These claims were often spread by users with paid-for blue ticks next to their name, which had in the previous iteration of X signaled that an account was verified.

Many researchers and journalists have complained that this change has made it significantly harder to find trustworthy sources of information on the conflict.

Irish misinformation

In comparison, the misinformation featuring Ireland is less extreme.

One video, which has been viewed tens of thousands of times on Facebook and hundreds of thousands of times on X (these numbers are calculated differently on different platforms and may not be comparable), shows hundreds of fans waving the Palestinian flag at a football match.

“Football fans in Ireland raise the flag of Palestine in the stadium during a match to show solidarity with Palestine,” one of the posts that suggest it shows events in Ireland says.

Screenshot from social media video

However, the video was actually filmed in Morocco, between a local team and the Palestinian National football team (the same flags and display screen featured in the clip can be seen in this video).

Another, more serious claim that has been repeated is that Ireland had refused to condemn Hamas as terrorists.

“The EU wanted to issue a harsher statement but Luxembourg, Ireland and Denmark refused to call Hamas a terror organization,” i24NEWS reported on X, citing an unnamed diplomatic source.

The Irish Department of Foreign Affairs said this claim was untrue, and a source told The Journal that, in reality, Ireland had called for a statement that asked for a de-escalation of hostilities on both sides.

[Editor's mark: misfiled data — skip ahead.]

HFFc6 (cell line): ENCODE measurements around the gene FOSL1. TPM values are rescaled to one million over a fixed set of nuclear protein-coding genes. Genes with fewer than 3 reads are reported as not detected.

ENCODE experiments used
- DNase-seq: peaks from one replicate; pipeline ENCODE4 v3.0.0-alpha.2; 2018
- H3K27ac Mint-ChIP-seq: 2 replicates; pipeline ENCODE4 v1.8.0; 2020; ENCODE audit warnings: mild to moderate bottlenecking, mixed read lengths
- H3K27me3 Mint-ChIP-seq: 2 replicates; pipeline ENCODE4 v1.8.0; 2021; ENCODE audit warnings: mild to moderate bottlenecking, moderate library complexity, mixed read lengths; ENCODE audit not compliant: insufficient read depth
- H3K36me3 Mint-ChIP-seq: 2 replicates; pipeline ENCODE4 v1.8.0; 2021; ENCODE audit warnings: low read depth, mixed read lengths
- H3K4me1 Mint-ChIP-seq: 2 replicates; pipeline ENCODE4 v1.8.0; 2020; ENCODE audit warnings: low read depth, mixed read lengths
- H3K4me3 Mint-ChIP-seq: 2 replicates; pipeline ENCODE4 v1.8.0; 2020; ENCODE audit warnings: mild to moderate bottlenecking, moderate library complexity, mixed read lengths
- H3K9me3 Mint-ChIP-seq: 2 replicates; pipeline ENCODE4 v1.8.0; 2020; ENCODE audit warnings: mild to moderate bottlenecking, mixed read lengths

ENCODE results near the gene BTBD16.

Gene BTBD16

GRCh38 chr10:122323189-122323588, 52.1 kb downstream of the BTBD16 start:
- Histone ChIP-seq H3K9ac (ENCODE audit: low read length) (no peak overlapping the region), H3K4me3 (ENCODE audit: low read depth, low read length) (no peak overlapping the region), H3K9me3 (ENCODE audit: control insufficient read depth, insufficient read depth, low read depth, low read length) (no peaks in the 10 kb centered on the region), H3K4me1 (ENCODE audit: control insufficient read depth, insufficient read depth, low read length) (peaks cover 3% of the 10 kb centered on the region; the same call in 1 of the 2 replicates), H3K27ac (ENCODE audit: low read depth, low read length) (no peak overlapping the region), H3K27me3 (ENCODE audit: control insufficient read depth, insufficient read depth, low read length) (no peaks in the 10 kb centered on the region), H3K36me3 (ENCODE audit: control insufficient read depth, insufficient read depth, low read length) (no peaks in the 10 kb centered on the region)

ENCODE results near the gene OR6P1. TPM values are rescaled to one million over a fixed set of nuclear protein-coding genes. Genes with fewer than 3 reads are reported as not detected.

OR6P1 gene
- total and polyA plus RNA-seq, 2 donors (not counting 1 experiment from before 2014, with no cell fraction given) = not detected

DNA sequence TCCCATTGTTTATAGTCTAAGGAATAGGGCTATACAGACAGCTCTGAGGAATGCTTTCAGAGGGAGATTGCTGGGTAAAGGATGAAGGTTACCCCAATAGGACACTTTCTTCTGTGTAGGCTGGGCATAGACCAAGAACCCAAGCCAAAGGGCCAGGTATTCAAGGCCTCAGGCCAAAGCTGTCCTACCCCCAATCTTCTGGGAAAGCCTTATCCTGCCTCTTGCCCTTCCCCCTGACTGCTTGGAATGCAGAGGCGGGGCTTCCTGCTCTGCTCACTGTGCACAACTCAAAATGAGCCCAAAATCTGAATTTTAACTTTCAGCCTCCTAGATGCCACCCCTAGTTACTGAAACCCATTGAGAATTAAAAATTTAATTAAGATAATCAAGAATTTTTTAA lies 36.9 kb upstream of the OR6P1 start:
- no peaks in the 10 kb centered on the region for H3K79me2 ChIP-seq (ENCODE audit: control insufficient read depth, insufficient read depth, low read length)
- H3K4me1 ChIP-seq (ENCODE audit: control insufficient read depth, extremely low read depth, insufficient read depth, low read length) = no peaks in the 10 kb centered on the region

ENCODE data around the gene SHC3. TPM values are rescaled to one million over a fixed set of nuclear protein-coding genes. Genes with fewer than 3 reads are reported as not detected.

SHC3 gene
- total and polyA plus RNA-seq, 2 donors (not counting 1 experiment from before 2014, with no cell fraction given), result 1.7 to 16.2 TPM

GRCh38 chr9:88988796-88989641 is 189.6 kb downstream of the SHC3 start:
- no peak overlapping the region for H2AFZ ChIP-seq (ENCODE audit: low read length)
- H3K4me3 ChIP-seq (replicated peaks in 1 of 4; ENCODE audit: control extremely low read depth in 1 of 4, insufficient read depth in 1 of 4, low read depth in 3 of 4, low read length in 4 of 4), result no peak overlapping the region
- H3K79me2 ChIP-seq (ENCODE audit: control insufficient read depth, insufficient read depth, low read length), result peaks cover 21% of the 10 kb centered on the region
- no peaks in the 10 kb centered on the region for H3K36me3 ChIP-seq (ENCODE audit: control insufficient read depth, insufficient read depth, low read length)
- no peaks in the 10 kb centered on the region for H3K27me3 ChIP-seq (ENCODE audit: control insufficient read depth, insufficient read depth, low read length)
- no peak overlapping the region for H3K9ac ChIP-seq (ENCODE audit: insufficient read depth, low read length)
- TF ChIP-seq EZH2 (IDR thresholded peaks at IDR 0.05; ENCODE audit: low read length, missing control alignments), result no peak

The Danish Ministry of Foreign Affairs has similarly dismissed the claim.

“[Denmark] firmly rejects the false information that Denmark should have objected to qualifying Hamas a terrorist organisation in negotiating an EU declaration. Denmark would never do that. Hamas is listed a terror organisation by the EU and Denmark has on several occasions referred to Hamas as such,” it said.

Luxembourg has also denied the claims.

The statement released this week said that the EU “condemns in the strongest possible terms the multiple and indiscriminate attacks across Israel by Hamas and deeply deplores the loss of lives.

“The EU calls for an immediate cessation of these senseless attacks and violence, which will only further increase tensions on the ground and seriously undermine Palestinian people’s aspirations for peace.

A similar claim that has been viewed more than a million times says that the EU had announced a plan to block aid to Palestine, which Ireland then forced them to reverse.

“The EU’s plan to suspend all financial aid to the Palestinian Authority has been blocked by 4 EU states: Ireland, Spain, Denmark and Luxembourg,” one tweet that was viewed more than 833,800 times read.

This narrative mirrors real events. However, official statements suggest this telling gives Ireland a more dramatic role than it may have actually played.

The plan to suspend aid to Palestine was announced by commissioner for Neighbourhood and Engagement, Oliver Varhelyi, a controversial appointee of Hungarian leader Viktor Orbán.

The move was criticised by the Irish government, which said “there is no legal basis for a unilateral decision of this kind by an individual Commissioner”.

However, this decision was quickly contradicted by the European Commision, which said, “as there were no payments foreseen, there will be no suspension of payments,” and it was not clear that Varhelyi’s statement had ever reflected an official EU action.

However, the Commission also said that they did intend to review future EU assistance to Palestine.

“The thing that happened was that one commissioner, Commissioner Várhelyi, made a decision on his own without any talks with any other commissioner or with the Commission in general,” Micheál Martin said yesterday. 

“Our opinion in the majority – and my own opinion – is that it makes no sense to stop the money.”

The Journal’s FactCheck is a signatory to the International Fact-Checking Network’s Code of Principles. You can read it here. For information on how FactCheck works, what the verdicts mean, and how you can take part, check out our Reader’s Guide here. You can read about the team of editors and reporters who work on the factchecks here.